Is U.S. Losing Its Competitive Edge?

Investor’s Business Daily

Economy: Our slip is showing. The United States now ranks fourth among all nations in competitiveness, down from first just two years ago. Not surprisingly, it’s government — not business — that’s to blame.

The annual rankings put out by the World Economic Forum are comprehensive — evaluating 139 countries in 12 broad categories, including strength of institutions, infrastructure, health, education, innovation, regulation, financial markets and innovation, among others.

The idea is to use data — along with surveys of business executives around the world — to gauge just how competitive each country is when compared with the others.

This has not been a good two years for the U.S. As recently as 2008, we were viewed as the most competitive economy in the world. Last year, we slipped to No. 2. This year, we’re down to No. 4 behind Switzerland, Singapore and Sweden.

Why did we lose our spot at the top? Broadly speaking, the Geneva-based forum report cites “a weakening of the United States’ public and private institutions, as well as lingering concerns about the state of its financial markets.”

The group stressed that the U.S. remains innovative with a flexible labor market and outstanding higher education. But its soaring deficits, burgeoning debts and declining public confidence in the nation’s leaders and businesses are dragging it down. Finding a way to end the massive federal stimulus of the last two years will help boost U.S. competitiveness, the WEF also said.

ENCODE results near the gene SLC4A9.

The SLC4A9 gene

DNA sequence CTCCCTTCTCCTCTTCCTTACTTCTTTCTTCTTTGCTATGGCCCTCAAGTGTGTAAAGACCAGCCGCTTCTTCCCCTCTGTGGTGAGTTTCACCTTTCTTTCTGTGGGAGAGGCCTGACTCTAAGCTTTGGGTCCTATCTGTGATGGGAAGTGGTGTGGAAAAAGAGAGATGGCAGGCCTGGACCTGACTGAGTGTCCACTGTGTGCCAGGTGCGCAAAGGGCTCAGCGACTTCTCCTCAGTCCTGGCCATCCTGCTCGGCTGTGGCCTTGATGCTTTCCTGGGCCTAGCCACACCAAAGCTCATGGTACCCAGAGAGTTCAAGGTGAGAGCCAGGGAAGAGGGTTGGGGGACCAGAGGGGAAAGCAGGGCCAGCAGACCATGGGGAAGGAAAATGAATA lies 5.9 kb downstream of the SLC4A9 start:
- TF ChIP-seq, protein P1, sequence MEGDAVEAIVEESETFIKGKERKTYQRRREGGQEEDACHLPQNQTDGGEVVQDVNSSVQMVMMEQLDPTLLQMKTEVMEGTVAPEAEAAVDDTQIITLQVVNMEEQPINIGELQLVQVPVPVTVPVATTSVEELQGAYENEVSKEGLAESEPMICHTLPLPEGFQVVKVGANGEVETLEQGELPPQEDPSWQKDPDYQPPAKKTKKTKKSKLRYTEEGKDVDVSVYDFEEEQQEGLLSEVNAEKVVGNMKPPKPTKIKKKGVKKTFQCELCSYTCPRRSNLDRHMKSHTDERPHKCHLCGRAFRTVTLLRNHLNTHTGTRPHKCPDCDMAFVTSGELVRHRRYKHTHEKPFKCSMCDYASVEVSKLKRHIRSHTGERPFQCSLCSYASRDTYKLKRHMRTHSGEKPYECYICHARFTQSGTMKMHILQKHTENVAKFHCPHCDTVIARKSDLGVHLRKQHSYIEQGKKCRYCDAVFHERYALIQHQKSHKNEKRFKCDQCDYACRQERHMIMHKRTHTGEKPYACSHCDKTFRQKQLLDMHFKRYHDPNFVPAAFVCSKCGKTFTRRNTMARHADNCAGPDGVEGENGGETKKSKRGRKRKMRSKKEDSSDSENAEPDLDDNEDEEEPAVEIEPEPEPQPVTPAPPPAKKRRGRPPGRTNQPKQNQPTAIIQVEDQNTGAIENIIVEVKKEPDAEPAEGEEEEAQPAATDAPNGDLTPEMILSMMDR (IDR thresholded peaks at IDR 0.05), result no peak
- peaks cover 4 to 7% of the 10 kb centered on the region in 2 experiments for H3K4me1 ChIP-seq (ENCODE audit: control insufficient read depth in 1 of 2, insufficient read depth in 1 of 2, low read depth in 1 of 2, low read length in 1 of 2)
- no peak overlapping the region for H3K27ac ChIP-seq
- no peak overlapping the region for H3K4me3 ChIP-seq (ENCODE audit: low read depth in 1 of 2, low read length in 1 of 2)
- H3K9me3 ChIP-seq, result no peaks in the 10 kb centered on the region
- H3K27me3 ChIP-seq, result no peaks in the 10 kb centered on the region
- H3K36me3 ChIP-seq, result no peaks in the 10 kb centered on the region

The report doesn’t come right out and say it, but it might as well: Not only is Obamanomics not working, it’s doing material damage to America’s economic well-being.

What else can you surmise about our sharp drop over the past two years? Clearly, the failed stimulus and massive debt buildup are seen as major threats to our prosperity. And no wonder, given recent items like this from

“In the first 19 months of the Obama administration, the federal debt held by the public increased by $2.526 trillion, which is more than the cumulative total of the national debt held by the public that was amassed by all U.S. presidents from George Washington through Ronald Reagan.” Or this from Reuters: “Projected U.S. economic growth for the rest of this year and next was revised down for a third month in a row by a panel of about 50 economists.”

All this due to the $1 trillion-plus “stimulus” package, the $700 billion TARP bill, the dangerous socialization of health care and all the other tinkering by the Obamanauts.

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